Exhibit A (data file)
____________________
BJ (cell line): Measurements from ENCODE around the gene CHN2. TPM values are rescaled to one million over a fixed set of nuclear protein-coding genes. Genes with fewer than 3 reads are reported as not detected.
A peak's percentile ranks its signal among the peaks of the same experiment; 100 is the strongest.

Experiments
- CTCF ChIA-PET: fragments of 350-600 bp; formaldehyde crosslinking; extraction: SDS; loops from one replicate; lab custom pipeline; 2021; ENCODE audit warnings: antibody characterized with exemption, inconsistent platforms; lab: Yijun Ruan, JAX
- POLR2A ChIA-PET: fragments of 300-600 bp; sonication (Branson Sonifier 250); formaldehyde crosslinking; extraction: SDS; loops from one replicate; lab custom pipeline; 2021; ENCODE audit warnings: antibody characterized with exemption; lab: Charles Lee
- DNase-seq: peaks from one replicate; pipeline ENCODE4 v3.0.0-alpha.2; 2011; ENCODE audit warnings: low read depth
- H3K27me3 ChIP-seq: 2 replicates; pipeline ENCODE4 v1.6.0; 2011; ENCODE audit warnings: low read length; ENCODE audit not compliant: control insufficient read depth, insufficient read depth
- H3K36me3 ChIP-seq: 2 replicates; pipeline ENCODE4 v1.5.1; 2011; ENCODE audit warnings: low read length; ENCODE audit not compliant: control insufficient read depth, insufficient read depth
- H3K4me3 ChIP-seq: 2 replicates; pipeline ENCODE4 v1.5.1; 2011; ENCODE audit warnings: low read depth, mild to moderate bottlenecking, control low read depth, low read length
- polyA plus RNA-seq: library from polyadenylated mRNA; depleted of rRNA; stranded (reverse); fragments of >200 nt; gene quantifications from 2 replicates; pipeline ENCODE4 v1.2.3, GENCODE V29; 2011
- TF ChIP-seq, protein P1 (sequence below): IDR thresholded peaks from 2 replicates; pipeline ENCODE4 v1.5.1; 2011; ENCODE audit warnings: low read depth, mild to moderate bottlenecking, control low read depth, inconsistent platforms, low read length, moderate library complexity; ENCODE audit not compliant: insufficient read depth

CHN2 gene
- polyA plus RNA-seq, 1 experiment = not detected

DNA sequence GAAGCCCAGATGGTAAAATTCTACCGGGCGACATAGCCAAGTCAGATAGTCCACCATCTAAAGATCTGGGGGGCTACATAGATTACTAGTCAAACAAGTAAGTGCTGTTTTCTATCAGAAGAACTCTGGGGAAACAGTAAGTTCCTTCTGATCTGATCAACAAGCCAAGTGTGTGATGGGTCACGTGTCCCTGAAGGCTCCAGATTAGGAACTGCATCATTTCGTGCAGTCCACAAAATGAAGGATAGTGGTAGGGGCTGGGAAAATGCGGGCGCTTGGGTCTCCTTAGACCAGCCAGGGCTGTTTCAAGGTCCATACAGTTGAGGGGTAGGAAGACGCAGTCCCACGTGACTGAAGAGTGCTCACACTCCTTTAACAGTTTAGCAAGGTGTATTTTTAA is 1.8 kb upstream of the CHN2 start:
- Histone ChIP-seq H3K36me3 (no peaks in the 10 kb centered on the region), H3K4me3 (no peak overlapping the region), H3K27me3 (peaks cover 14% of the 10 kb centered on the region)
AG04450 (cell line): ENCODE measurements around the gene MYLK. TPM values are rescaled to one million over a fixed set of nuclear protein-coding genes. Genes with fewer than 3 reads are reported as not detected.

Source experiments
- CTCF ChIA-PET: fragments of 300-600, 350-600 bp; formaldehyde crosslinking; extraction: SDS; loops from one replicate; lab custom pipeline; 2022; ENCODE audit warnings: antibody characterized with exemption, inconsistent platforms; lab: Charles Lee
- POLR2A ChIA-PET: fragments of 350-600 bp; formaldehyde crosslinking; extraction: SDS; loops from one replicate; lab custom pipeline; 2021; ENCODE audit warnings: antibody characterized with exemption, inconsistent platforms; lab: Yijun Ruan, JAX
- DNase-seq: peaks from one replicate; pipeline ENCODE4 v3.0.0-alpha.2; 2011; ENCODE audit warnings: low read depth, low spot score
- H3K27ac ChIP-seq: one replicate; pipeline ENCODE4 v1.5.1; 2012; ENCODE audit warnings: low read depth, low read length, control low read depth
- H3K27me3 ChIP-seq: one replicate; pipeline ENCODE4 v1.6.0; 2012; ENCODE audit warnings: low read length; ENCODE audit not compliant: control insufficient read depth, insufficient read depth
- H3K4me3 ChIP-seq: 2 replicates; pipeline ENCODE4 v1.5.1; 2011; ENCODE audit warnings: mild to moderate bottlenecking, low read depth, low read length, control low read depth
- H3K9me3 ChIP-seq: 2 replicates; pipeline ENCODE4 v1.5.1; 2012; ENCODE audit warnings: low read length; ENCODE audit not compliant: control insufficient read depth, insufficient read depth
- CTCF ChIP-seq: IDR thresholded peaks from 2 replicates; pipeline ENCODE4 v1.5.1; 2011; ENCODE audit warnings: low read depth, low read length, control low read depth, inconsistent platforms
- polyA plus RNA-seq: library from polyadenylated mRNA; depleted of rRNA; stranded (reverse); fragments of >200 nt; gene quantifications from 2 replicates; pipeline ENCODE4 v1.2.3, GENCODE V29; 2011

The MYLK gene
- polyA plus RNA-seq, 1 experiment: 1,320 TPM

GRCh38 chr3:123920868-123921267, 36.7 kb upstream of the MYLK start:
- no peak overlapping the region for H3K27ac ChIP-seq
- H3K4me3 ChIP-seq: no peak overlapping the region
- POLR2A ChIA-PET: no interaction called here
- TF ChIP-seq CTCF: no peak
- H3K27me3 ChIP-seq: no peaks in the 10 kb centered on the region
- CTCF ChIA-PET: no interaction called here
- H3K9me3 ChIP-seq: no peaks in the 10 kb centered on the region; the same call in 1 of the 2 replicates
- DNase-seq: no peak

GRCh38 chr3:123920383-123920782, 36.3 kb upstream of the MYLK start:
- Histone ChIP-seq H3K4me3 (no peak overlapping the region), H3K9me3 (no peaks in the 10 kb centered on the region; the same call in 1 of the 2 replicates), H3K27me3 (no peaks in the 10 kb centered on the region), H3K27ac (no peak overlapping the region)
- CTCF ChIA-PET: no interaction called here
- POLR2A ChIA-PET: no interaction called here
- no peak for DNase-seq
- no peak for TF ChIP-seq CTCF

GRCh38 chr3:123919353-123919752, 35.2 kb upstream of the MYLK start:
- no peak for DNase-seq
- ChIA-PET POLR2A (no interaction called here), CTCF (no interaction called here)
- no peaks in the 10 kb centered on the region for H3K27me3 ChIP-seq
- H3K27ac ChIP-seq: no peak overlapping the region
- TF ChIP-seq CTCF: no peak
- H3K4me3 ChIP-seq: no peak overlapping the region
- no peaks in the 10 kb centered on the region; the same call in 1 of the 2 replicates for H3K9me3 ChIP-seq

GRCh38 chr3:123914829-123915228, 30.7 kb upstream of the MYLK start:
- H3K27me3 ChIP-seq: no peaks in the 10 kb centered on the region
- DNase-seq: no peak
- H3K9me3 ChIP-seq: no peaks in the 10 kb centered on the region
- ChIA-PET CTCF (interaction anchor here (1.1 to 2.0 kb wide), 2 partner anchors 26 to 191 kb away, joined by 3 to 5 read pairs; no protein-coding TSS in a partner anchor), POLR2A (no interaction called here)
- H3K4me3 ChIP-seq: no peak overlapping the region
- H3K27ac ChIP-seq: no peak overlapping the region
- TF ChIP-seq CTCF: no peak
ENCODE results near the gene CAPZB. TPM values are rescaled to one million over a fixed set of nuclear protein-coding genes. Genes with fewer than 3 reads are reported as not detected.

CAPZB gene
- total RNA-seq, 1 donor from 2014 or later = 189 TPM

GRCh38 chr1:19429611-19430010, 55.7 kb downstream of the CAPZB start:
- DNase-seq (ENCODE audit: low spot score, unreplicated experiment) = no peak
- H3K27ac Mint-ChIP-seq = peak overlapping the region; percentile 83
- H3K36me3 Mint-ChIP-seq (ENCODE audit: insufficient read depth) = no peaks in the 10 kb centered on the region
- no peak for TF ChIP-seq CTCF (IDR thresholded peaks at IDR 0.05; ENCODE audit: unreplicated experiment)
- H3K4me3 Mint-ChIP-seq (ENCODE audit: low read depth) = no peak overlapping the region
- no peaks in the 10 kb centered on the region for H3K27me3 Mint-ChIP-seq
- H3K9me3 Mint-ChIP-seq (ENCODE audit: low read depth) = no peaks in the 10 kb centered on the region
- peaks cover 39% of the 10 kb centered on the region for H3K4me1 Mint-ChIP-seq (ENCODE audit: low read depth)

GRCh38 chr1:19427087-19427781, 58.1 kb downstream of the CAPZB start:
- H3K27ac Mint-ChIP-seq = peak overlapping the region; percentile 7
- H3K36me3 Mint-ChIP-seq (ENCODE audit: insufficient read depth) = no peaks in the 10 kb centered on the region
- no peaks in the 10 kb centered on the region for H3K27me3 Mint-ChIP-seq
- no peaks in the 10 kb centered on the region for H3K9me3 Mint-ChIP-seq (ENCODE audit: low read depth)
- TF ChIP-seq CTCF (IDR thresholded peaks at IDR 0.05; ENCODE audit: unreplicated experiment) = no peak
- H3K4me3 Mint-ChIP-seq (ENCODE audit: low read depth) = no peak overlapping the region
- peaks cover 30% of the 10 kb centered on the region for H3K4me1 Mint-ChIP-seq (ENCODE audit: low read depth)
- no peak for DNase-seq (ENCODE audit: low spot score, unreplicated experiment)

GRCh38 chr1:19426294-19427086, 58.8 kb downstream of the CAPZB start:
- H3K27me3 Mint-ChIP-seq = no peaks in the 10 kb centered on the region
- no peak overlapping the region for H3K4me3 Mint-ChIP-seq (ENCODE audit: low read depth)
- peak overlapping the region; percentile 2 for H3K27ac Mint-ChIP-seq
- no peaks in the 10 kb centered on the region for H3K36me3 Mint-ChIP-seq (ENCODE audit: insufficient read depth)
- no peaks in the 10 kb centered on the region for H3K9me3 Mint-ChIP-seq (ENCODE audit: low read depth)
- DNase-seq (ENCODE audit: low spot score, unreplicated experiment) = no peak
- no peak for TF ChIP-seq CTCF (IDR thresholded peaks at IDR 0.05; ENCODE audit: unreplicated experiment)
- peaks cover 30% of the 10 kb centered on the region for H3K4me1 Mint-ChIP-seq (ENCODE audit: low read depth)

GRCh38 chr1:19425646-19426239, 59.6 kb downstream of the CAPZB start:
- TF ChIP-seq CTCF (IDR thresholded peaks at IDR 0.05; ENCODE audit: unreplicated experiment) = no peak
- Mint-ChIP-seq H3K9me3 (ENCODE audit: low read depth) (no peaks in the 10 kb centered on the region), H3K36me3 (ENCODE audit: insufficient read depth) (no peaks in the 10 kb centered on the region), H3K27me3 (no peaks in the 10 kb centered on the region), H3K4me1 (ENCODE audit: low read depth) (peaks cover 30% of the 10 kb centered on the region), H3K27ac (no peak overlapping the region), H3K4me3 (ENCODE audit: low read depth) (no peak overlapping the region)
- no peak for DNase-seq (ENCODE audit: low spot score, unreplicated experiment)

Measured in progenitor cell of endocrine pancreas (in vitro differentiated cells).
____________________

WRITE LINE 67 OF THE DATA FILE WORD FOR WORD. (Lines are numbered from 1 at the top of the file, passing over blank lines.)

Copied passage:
- no peak for TF ChIP-seq CTCF (IDR thresholded peaks at IDR 0.05; ENCODE audit: unreplicated experiment)